The dataset is versioned and published applying the principles and tools we developed withing the frame of HTR-United. I also added illustrated segmentation and transcription guidelines.

Testing different dataset configurations to train transcription models

As I mentioned before, the goal of these datasets was to create transcription models. Taking the opportunity of the recent update of the dataset, I tried different scenarios.

I never trained the model from scratch because the dataset is too small to get any sort of usable model. Instead, I used Manu McFrench as a base model, fine-tuned with the Peraire dataset. (We were actually able to use Peraire as an example during the DH2023 conference3 earlier this month to show the usefulness of having this kind of base model). I tested fine-tuning only on the B series, only on the D series or on both the B and the D series. Then I used a B-series-only test set, a D-series-only test set and the full test set to see how the models performed.

Since I wanted to try it after discovering it during DH2023, I used CERberus 🐶🐶🐶 (I talked about it in my last post) to measure the accuracy of the models on the test sets listed above.

Like KaMI, CERberus takes 2 categories of text input: the reference (aka the ground truth) and the prediction (or the hypothesis made by the model). In order to get the prediction, I loaded my models on eScriptorium, as well as the images and transcription of the test set before applying each model to the documents. This way, all the transcription are predicted with the same segmentation, which comes from the ground truth.

Here are the results:

  • Manu McFrench, before fine-tuning, gets a CER of 26.16% when tested on the whole test set, and a score of 27.19% on the documents from the B series, 25.29% on the D series.
  • peraire_both, trained on the B and the D series, gets a CER of 4.63% when tested on the whole test set, but a score of 6.41% on the documents from the B series and 3.54% on the D series.
  • peraire_B, trained only on the B series, gets a CER of 8.72% on the whole test set, but a score of 7.12% on test-B and 9.67% on test-D.
  • peraire_D, trained only on the D series, gets an CER of 16.38% on the whole test set, but this is because of the enormous descripancy between its score on each sub test set. It skyrockets to a CER of 38,53% on test-B while going as low as 3.65% on test-D.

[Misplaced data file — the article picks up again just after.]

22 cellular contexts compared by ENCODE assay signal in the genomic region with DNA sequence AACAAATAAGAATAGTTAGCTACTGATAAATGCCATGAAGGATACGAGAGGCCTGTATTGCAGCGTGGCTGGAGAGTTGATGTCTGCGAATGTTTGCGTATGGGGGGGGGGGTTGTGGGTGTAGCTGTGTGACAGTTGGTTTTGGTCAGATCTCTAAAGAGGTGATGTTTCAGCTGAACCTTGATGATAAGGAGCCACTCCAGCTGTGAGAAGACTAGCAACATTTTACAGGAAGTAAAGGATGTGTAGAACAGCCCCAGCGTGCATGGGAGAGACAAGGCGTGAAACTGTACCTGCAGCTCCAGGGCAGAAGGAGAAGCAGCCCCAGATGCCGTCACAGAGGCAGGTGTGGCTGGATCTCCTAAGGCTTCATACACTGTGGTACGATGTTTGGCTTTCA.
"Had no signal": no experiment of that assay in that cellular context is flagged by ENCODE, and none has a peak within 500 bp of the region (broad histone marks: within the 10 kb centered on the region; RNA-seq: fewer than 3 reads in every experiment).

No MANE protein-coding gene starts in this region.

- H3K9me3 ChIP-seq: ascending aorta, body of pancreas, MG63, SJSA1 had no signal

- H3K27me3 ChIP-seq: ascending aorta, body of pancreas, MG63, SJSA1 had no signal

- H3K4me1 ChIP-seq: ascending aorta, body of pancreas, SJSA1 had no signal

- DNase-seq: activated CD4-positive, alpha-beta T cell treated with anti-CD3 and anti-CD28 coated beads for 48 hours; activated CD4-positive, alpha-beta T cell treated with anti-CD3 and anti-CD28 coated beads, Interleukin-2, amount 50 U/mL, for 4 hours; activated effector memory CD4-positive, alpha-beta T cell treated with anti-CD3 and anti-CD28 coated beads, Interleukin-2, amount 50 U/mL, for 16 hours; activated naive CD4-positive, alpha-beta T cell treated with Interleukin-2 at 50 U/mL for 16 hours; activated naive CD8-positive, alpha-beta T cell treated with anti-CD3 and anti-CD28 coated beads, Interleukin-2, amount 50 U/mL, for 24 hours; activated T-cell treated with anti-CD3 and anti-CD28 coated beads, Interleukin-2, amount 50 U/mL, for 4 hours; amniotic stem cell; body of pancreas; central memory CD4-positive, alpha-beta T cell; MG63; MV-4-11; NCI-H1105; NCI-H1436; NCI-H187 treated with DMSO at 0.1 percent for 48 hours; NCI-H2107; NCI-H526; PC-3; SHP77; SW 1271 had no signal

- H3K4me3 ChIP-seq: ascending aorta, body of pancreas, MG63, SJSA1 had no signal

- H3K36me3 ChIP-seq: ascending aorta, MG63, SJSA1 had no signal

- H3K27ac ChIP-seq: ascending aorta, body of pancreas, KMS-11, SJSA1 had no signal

All of this makes sense, though.

  1. ManuMcFrench could not be used without fine-tuning, its error rate on both documents is too high.
  2. peraire_both is able to generalize from seeing both datasets and even benefits from seeing more data thanks to the D series, since it performs better on the B series compared to peraire_B.
  3. peraire_B which was trained on the more difficult dataset seems to use the knowledge inherited from Manu McFrench and to have learned some formal features from Peraire's handwriting since it is able to maintain a fairly low CER on the D series (it gains 16 points of accuracy compared to Manu McFrench).
  4. peraire_D on the other hand seems to lose it completely on the B series. This is most likely due to the fact that the contrast between the page and the "ink" is too low in the pencil-written series compared to the data used to train Manu McFrench and in the D series. peraire_D even loses 11 points of accuracy to Manu McFrench!

What happens with peraire_D is very interesting because it confirms that it is useful to compose a train set with examples of more difficult documents instead of only showing the ones that are easy to read! Now, the nice thing is that I will soon be working on a little experiment with my colleague Hugo Scheithauer where we will be able to measure the impact of the contrast between the ink and the paper. Stay tuned!

EDIT #1: I added the scores obtained by Manu McFrench alone.

EDIT #2: I added a disclaimer at the beginning of the post.

  1. I used 2 images from B2 because one of them was extremely faded and I wanted to include some of these extreme cases in the dataset, and 2 images from B30 because it consisted of shorter lines (table of contents) which I found was interesting to include. 

  2. As described in the documents, I only used the "InterlinearLine" and "DefaultLine" for the lines, and the "MainZone" and "NumberingZone" for the regions. 

  3. See the submission and the slides on HAL: